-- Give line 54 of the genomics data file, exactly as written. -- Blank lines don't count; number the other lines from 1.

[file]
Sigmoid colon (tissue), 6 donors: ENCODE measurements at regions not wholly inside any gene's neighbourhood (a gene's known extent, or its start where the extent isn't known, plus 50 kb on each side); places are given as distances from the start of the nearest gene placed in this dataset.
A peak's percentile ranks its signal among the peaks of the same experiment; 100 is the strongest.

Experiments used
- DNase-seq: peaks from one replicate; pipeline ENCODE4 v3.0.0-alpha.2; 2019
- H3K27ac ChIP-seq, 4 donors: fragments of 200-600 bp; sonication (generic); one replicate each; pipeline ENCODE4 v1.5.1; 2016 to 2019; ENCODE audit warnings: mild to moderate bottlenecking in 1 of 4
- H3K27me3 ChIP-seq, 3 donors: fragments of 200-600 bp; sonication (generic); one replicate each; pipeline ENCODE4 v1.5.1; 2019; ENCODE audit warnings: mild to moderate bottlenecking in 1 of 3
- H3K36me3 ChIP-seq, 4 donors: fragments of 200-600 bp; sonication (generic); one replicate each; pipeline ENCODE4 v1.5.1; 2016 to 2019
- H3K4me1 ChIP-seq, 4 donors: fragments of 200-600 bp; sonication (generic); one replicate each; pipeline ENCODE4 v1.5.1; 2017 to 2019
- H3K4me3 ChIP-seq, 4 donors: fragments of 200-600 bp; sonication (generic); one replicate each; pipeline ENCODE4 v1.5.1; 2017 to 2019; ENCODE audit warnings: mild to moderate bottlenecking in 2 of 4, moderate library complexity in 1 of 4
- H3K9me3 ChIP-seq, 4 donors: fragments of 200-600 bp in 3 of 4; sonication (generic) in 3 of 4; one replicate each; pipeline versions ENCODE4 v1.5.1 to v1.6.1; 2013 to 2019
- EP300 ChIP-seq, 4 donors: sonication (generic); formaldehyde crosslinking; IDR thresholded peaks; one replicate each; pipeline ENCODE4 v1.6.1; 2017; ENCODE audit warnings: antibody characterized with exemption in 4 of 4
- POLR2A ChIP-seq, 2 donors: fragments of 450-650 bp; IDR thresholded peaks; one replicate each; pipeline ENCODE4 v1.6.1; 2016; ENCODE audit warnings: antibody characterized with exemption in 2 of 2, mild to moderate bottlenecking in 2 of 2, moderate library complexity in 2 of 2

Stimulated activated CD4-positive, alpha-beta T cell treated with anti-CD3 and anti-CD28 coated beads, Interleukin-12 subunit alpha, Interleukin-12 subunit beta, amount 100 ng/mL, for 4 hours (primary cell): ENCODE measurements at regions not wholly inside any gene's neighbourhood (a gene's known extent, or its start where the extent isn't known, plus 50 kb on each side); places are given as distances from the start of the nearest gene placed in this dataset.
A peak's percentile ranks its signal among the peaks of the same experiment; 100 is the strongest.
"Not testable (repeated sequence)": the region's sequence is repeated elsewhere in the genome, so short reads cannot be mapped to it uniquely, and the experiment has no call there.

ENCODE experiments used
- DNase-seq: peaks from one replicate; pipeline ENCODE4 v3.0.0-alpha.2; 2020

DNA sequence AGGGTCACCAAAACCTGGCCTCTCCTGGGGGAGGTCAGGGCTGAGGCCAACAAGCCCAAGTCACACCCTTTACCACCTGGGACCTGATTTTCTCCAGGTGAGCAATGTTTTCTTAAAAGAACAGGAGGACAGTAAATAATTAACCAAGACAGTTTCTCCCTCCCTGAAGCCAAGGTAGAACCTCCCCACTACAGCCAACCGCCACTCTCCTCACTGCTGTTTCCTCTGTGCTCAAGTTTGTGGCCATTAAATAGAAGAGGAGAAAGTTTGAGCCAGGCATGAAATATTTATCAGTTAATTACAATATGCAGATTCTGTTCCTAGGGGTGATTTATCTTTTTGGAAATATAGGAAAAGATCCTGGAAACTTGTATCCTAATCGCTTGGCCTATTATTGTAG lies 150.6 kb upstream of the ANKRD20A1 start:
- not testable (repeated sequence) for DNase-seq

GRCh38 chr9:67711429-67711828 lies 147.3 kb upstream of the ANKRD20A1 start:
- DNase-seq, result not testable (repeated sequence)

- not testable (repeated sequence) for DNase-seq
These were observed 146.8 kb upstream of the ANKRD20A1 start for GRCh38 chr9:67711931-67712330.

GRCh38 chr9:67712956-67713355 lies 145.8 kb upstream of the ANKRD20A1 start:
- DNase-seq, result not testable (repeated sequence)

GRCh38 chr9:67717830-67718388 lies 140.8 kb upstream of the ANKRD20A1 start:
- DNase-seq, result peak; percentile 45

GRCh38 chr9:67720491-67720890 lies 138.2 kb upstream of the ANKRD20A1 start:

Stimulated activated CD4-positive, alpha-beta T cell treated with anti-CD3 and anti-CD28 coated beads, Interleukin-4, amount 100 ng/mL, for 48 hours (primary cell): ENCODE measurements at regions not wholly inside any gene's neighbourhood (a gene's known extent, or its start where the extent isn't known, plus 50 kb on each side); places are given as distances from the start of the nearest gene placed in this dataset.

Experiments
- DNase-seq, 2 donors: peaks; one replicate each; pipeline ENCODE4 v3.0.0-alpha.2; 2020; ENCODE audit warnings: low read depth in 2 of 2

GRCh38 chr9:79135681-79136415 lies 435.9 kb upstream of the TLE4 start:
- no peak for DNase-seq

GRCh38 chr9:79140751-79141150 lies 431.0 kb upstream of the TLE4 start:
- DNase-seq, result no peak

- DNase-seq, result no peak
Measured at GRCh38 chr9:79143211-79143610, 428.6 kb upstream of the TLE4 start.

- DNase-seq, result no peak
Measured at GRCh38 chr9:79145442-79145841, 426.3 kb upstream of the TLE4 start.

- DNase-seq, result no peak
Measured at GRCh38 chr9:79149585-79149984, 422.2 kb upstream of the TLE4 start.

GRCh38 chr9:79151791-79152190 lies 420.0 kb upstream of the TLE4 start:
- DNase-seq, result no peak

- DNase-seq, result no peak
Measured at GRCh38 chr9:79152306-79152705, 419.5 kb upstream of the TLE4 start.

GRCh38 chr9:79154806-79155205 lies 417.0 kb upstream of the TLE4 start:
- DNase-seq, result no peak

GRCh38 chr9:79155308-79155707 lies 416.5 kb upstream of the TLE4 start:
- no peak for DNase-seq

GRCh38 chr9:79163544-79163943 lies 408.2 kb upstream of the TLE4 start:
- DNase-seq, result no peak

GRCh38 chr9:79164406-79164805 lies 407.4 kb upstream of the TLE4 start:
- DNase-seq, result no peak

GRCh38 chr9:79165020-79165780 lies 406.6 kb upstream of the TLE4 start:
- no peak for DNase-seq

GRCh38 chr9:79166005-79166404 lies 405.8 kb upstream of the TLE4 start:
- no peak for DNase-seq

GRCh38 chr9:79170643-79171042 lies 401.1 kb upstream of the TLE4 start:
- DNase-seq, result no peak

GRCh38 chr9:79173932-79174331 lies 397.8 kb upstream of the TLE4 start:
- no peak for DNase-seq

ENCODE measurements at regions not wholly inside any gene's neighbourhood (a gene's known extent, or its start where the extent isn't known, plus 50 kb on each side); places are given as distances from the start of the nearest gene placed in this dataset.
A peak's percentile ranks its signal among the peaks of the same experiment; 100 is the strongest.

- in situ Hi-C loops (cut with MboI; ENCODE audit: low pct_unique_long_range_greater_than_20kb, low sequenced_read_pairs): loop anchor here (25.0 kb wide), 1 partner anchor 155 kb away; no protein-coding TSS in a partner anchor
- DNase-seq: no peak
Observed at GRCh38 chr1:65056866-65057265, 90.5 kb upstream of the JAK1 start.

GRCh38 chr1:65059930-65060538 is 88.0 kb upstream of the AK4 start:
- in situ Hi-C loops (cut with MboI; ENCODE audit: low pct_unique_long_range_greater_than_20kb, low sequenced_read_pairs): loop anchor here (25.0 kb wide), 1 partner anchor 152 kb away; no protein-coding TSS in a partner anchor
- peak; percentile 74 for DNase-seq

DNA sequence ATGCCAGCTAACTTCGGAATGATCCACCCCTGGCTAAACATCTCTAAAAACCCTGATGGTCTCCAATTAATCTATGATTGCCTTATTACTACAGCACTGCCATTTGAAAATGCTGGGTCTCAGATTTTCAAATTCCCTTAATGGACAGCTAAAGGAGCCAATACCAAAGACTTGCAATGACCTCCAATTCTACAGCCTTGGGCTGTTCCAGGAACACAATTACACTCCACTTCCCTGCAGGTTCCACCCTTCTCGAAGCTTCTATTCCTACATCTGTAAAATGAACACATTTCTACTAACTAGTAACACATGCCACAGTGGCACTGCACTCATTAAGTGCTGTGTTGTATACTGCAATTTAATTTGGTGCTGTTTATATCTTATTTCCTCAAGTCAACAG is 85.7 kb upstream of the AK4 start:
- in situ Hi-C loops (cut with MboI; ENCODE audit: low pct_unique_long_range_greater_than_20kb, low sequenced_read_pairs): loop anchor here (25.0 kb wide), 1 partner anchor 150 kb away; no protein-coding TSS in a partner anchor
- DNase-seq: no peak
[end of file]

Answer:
GRCh38 chr9:79165020-79165780 lies 406.6 kb upstream of the TLE4 start: